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I lived in the UK for 1 year on a student visa, and then for 3 years on a Tier 2 dependent (spouse) visa. That visa expires shortly and I am not planning to stay in UK, although I will have to go back there for a few weeks.

Can I go back as a tourist? I have an Israeli passport and normally would not require a visa. I read that, in such cases, an immigration officer might not let you in.

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    Is the "will have to come back to the UK" for a purpose that is permitted for a tourist, and that obviously will only take a few weeks? – Patricia Shanahan Sep 11 '17 at 15:23
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AIUI it basically comes down to whether you can convince the border officer you are a legitimate visitor and not a resident pretending to be a visitor. Formally everyone has to do that but people who were recently on a longer term visa in the UK are going to be under significantly more scrutiny than usual.

So you should bring as much evidence as possible that you have finished living/working in the UK and are setting up a new life somewhere else.

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An excellent answer has been posted to a very similar question by Gayot Fow, who is an experienced immigration lawyer in the UK:

The answer to this question is indeterminate. What you want to do is legal, and there are no required intervals or cooling-off periods between visits. But on the other hand, the IO always has the option of refusing entry and having you removed. Moreover, the outcome of any interaction between a traveller and an Immigration Officer is wholly dependent on personal impact and articulation skills. You didn't give enough information about your personal impact to make a good guess (and we don't want all that information anyway). If you want you can hire an experienced practitioner (like a retired IO) to give you mock interviews.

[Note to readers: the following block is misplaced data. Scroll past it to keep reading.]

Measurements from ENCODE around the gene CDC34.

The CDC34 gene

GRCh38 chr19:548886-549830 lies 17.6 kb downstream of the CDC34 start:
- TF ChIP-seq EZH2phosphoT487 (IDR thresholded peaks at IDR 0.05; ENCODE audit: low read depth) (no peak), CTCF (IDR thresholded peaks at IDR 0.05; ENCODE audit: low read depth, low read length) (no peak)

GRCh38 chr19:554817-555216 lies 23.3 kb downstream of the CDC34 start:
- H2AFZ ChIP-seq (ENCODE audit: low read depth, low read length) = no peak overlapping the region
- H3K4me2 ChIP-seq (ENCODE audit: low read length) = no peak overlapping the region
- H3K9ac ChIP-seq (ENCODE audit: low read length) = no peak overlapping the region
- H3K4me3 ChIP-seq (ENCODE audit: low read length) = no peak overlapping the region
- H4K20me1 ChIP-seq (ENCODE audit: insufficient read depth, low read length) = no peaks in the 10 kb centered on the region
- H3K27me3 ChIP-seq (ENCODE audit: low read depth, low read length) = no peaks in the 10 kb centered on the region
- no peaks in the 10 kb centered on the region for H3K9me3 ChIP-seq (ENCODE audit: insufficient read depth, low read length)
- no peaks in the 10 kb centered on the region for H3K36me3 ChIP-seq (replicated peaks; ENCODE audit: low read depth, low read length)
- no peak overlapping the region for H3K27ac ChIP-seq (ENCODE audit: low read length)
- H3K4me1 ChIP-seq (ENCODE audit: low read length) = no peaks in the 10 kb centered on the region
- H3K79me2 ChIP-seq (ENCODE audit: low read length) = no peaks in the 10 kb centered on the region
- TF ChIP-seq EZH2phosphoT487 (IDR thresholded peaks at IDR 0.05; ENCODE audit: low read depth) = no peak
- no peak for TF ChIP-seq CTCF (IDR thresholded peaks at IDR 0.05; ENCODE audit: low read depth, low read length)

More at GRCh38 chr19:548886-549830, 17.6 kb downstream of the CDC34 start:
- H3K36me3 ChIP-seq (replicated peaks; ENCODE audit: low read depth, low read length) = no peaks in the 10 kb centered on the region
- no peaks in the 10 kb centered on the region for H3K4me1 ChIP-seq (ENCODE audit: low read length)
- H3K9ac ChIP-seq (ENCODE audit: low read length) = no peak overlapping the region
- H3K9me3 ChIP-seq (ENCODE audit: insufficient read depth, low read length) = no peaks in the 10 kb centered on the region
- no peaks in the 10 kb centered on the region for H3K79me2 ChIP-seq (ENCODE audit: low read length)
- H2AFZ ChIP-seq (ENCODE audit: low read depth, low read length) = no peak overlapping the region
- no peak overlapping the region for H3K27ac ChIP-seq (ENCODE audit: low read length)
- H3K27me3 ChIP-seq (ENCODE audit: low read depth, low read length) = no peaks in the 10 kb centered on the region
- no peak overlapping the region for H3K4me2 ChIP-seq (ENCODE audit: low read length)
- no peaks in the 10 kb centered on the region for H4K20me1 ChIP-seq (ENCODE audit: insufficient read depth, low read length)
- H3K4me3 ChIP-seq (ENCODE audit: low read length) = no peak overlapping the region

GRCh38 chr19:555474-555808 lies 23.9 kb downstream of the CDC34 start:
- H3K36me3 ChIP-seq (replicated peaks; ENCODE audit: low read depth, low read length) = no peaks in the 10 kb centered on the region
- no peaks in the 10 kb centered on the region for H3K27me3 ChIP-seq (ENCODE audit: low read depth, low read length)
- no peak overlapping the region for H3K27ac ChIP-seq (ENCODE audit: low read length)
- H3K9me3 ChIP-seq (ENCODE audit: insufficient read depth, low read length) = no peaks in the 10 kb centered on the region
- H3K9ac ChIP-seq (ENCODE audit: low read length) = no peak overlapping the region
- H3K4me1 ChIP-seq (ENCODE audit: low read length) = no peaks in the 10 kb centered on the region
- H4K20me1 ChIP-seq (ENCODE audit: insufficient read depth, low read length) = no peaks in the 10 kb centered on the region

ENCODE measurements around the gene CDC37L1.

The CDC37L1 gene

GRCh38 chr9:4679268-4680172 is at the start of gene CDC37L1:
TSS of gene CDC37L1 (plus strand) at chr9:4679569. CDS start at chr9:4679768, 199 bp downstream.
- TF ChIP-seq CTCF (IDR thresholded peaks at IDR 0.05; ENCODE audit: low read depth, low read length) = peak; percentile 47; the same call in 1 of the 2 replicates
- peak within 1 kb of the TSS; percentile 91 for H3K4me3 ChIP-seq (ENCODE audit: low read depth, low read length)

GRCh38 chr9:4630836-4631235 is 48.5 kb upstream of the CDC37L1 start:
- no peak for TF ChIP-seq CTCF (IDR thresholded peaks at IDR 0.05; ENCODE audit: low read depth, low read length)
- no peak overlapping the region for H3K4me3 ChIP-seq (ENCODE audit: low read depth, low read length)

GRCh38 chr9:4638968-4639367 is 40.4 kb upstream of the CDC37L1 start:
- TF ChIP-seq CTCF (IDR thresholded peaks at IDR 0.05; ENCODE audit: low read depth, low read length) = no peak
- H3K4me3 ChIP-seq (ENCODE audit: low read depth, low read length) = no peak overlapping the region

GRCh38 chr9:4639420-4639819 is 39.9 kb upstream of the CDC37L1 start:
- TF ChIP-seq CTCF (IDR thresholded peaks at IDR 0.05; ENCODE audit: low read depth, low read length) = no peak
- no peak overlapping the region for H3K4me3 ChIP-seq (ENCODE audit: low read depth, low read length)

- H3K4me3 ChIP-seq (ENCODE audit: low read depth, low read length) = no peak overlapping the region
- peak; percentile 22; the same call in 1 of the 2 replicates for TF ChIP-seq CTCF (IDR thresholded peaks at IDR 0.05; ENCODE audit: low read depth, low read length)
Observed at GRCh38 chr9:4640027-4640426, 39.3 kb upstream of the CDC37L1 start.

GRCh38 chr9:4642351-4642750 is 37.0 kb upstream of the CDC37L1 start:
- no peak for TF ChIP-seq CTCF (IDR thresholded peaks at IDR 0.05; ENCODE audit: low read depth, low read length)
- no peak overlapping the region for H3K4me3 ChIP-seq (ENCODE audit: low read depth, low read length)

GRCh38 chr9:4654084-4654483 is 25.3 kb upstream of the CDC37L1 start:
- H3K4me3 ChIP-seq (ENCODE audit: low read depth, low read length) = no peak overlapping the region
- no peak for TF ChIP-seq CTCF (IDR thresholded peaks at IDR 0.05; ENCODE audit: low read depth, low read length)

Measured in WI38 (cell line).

BUT... BUT... The 'golden' solution for someone in your situation is to apply for entry clearance before travelling. Even though you do not need one, having one means your landing interview is much simpler and much more like a formality. It happens this way because a British consulate will have already checked you out and concluded that you are 'cleared' for entry.

Our laws say that an entry clearance must be respected by an Immigration Officer at a port (Paragraphs 25 and 25A). People who use them (but do not HAVE to have one) do so because it eases the transit of UK immigration controls and avoids wasted airfares and the distress of removal from port. Hence it's the 'golden' solution for anyone who is worried about what will happen in their landing interview.

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